Yes, furniture can be repossessed if you start making payments again after 6 months, especially if the missed payments are not caught up. The creditor can refuse the payment if court proceedings are already in progress.
READ your contract. It should deal with that issue. If you meet the conditions set forth by the contract, YES, they can refuse.
== == NO
Once the loan is in default the bank has the right to refuse payment and repossess the vehicle.
YES, they can refuse. Its their money and they can demand it any way way they want to. However, they only get it like YOU give it to them. LOL Fin comp never gave oppor to pay back. ???? What do they have to do to be giving you 'opportunity"??
After a couple of months they can and will
no the land lord cannot refuse to give receipt
CIVIL law YES, criminal no.
The title is only released when the debt or loan is paid in full. If you want the lender to pick up the car, I'm guessing that you can't or don't want to make the payments. The lender can refuse to pick up the car, but, if the debt remains unpaid, they will probably have the car repossessed which will negatively affect your credit rating.
I think that you need to pay what you owe. You should call them and see what their policy is. I wish you luck:)
Up until the day they sell the car. As long as you pay the repossession fees and make up all back payments plus any administrative charges. That is if the lender agrees which they do not have to do. You broke the contract when you failed to make the payments on time so they can refuse the payments and sell the car.
It depends on the reasons the car was repossessed and what the local laws are. If the car is being held as evidence or to be processed for evidence, it can be held as long as it is needed.
No. As long as you can make the payments for all the fees and hospital charges, they cannot refuse treatment.
Yes. If you are in default the bank can refuse anything short of your full past due balance.
The local sheriff will have you moved bodily if necessary. If it comes to that you may be arrested.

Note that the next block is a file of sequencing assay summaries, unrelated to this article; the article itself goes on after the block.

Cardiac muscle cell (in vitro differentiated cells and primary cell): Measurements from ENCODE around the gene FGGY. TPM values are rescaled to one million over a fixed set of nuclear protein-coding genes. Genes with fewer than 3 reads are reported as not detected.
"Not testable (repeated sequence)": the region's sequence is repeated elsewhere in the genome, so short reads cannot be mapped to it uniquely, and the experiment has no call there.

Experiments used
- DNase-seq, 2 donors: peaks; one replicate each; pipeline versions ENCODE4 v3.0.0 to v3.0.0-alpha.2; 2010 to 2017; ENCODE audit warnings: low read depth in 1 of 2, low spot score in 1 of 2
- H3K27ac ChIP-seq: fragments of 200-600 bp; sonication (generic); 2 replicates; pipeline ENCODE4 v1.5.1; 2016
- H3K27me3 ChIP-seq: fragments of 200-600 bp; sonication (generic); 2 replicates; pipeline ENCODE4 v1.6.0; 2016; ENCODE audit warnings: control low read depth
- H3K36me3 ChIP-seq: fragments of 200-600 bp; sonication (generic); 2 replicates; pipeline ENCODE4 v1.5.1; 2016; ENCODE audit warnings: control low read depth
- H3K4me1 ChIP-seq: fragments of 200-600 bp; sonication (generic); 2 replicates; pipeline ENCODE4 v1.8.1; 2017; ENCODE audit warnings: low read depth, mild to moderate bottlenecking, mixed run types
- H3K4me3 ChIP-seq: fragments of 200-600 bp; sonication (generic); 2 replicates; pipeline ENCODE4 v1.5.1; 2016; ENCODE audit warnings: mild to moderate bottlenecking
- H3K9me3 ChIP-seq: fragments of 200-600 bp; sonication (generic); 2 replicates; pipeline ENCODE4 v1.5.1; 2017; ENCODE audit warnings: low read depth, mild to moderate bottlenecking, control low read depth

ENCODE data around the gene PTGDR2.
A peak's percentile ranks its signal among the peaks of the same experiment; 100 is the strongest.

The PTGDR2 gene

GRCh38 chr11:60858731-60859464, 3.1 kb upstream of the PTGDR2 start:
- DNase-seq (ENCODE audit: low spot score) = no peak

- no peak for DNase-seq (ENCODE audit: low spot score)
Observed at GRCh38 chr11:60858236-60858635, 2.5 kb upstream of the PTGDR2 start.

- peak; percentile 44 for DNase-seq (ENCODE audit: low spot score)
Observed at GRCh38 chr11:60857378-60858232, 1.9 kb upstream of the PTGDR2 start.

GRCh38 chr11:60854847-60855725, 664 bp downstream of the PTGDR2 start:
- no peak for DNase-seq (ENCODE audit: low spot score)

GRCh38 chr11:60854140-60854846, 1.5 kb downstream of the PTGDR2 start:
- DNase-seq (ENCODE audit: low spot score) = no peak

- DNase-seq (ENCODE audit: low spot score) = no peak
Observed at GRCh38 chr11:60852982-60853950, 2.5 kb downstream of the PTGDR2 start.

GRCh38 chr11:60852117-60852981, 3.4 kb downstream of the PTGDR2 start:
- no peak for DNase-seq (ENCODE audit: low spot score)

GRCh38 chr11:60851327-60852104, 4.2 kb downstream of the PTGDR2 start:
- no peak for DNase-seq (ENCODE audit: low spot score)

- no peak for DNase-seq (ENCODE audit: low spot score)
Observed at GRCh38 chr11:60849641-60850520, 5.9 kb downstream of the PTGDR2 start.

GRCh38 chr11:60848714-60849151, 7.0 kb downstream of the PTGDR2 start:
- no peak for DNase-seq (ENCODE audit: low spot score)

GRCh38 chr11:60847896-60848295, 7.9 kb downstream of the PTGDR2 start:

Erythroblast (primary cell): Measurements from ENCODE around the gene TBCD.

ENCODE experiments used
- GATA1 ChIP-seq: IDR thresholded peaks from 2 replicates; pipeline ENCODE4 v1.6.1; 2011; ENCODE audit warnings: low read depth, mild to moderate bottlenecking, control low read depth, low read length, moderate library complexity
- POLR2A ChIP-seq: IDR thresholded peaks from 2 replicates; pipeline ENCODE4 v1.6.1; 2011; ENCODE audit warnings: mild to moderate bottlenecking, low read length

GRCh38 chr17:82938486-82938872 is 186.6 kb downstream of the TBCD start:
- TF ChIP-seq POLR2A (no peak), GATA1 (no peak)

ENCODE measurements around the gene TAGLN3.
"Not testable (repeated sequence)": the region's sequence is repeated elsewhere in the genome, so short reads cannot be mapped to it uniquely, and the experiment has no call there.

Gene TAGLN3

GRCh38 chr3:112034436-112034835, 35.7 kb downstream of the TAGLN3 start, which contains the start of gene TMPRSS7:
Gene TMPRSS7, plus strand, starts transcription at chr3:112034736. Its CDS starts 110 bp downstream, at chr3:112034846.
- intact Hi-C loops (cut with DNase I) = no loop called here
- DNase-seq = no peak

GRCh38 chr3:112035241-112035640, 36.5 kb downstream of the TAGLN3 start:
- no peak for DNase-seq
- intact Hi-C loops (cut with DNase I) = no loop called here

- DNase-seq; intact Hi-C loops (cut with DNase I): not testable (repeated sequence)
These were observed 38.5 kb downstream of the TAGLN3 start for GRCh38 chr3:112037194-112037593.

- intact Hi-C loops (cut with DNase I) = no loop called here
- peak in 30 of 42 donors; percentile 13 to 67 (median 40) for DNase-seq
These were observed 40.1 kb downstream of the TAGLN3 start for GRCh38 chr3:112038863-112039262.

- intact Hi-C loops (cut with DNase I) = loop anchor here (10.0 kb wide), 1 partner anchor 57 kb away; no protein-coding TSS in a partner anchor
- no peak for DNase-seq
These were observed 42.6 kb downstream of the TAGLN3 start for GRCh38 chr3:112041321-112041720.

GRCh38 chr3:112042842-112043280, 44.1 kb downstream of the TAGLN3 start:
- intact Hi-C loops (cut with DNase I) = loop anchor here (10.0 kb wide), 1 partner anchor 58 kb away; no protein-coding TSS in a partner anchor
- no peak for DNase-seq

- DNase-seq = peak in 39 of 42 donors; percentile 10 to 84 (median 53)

Yes, they refused to accept the pharaohs power and also refused to make payments to he pharaohs.
If it is to be repossessed legally then you are guilty of an offence. The offence and the penalty would depend on the circumstances and the country in which you reside.
no, they have a right from the law
CALL an ATTORNEY asap
You can report it as stolen, but the police will more than likely not take it very seriously. It would be better to have a repossession agency or individual deal with it. Issues like this can escalate and become violent.
You should find the sales receipt. It might state on there what will happen. Regardless, payments need to be made and you should tell the loaner that she is deceased. You might want to contact a lawyer to make sure things go the way they should. * If the vehicle was not part of the inheritance the lender should have been contacted by the executor or administrator of the deceased's estate. If the vehicle was part of an inheritance then the beneficiary may contact the lender to arrange refinancing or refuse the "gift" and allow the vehicle to be recovered by the lender. In either case, a family member cannot simply keep the vehicle and continue to make payments without notifying the lender.
Yes, but only if the employee used his own vehicle voluntarily and a company vehicle was available.
Yes they can and yes they do. Often after the sale of a repossessed vehicle, there remains a balance due. Many debtors refuse to pay this believing the sale of the vehicle should be fair compensation for the debt. However, from the moment the contract is signed, the vehicle becomes simply a pawn in the game, a means to an end. That end is the loan contract. If the borrower defaults on the loan to the point that repossession becomes an option, the vehicle is only considered a means of recovering some of the balance owed. In rare cases, more than what is owed is obtained in the sale of a repossessed vehicle, and the debtor is due a refund of the difference. There are few debtors who would decline such. Why should the lender do so the other way?
i am two months behind on my mortgage. can the lender refuse to take one payment?